No future for WAP
- 27 August, 2000 23:00
WAP will never take off in the mainstream market despite phone companies' best efforts, says Australian telecommunications analyst Paul Budde.
“In the next year we’ll see 60 to 70% of all voice traffic going over mobile, but don’t expect to see WAP or GPRS services ever taking off.”
Budde says the cost of each service to the end-user coupled with a lack of real need for the services will see users turning away from WAP in droves.
“Are you really going to use your WAP phone to find an Italian restaurant in a strange city? Why bother when you can just ask the hotel staff or a local on the street?”
Budde says a number of services will be necessary, such as voice mail, call waiting and text messaging, but for users that want up-to-the-minute news or information, a pager service at $30 a month can provide all that and more in a much cheaper format.
“If I’m overseas using my WAP phone the cost will become prohibitive — I think it’s one of those things users say they would like but would never actually use.”
Budde says the market for WAP or WAP-like services is there, but it’s quite different to the one pushed by phone companies.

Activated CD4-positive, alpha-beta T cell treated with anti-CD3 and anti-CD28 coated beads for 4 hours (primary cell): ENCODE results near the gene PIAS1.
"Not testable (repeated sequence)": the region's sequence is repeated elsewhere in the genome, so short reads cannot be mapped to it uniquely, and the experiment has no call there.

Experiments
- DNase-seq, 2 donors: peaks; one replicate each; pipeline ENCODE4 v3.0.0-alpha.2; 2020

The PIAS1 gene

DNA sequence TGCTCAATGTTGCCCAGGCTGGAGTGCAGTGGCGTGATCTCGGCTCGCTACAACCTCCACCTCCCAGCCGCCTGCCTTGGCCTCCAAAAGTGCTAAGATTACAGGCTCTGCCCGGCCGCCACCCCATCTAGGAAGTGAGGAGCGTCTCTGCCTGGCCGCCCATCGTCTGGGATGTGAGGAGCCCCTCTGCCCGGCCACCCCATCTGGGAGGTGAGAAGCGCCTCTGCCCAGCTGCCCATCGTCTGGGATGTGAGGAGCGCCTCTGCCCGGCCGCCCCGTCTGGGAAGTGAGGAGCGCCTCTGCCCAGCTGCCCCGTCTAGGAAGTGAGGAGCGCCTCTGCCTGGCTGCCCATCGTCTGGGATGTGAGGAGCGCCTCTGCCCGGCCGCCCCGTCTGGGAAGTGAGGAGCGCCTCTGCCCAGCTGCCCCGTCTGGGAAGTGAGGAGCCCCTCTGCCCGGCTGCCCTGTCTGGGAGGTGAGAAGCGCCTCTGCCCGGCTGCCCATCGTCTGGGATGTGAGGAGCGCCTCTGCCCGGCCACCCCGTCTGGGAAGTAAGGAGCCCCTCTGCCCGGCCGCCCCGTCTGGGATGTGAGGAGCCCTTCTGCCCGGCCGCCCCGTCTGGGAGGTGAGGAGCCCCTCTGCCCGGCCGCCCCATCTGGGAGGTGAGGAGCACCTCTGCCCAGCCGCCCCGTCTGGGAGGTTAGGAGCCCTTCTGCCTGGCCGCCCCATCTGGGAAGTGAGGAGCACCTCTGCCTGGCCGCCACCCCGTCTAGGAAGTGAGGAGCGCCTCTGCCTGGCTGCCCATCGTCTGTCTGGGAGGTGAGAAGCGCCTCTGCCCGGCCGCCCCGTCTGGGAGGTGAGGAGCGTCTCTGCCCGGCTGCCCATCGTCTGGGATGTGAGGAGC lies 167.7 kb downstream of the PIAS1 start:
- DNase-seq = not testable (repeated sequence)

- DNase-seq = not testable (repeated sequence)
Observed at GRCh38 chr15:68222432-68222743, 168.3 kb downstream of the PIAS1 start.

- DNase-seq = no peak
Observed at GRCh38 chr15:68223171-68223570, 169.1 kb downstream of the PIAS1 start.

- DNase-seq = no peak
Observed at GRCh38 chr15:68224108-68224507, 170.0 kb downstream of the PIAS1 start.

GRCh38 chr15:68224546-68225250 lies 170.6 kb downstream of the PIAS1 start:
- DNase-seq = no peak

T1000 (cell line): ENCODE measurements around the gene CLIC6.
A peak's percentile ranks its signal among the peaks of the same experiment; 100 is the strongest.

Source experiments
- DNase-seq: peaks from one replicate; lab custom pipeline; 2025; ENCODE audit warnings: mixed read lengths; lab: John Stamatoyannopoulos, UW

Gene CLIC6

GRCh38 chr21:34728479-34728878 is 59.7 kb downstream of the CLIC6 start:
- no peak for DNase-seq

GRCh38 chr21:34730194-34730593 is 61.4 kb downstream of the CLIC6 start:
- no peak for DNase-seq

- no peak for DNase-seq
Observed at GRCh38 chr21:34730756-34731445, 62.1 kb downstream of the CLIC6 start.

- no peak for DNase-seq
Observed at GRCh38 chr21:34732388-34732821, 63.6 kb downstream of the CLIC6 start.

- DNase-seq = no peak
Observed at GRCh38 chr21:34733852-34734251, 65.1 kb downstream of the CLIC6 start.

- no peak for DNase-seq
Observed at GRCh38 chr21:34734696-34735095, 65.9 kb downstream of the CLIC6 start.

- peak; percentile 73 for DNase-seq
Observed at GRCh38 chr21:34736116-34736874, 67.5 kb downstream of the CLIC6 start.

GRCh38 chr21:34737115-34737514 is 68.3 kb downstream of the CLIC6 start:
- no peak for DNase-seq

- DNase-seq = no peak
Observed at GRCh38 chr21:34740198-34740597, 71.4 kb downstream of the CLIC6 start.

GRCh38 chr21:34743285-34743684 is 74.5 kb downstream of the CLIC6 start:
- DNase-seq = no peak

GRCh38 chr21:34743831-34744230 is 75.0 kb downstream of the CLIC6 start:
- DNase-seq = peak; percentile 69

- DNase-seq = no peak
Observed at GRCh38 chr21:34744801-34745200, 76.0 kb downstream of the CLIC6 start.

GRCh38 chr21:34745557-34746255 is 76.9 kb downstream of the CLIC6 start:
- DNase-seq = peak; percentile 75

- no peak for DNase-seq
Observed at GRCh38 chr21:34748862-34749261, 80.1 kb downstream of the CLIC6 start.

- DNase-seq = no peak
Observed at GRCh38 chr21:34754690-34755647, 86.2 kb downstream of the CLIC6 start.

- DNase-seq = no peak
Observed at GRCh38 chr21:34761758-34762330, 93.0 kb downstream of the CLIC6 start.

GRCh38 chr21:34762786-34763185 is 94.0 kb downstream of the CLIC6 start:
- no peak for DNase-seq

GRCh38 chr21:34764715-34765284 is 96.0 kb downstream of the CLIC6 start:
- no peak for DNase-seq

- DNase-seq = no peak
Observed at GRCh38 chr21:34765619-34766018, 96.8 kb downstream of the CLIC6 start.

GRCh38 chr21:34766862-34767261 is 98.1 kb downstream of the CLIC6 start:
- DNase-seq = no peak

“Dedicated mobile services built around a business application will appear — a company’s sales team might use a contract package out in the field, that sort of thing.”
Budde can see these kinds of applications driving a niche WAP market of around 3% to 4% of the overall cellular market, but no more than that.
“That’s not a small market — in the next couple of years we’ll see the number of cellular users in New Zealand grow from around one million to around two million. That’s not a small market.”
Budde believes phone companies are pushing WAP services as a way of propping up declining revenue streams.
“The hardware companies, Nokia and Ericsson for example, have seen the price of a phone drop from $600 to $100. They need to sell more phones. The telcos have seen the price of a call plummet and need a new revenue stream as well.”
Budde says a new model will emerge in the cellular market - something he calls a “permission-based marketing model” - and it should mean consumer users won’t ever have to pay for a phone or phone call again.
“Every company wants to ‘capture’ customers. The Hyatt hotel, Farmers department store, Mercedes Benz - they all want to build relationships with the customer.”
Budde says these kinds of companies will offer free phones or calls in exchange for a closer relationship with the end customer.
“You may not be comfortable offering up all your demographic information to Mercedes because you don’t deal with them very often, but Farmers or the grocery store might not be a problem.”
These companies will gain valuable information about their customers as well as priority access to them. Customers will get free phones and connections. Only the telcos lose out — they lose access to and control over their end-users, but Budde says that isn’t stopping telcos in Australia and the US from adopting the model.
“By 2005 we’ll see 40% of cellphone users on such a plan.”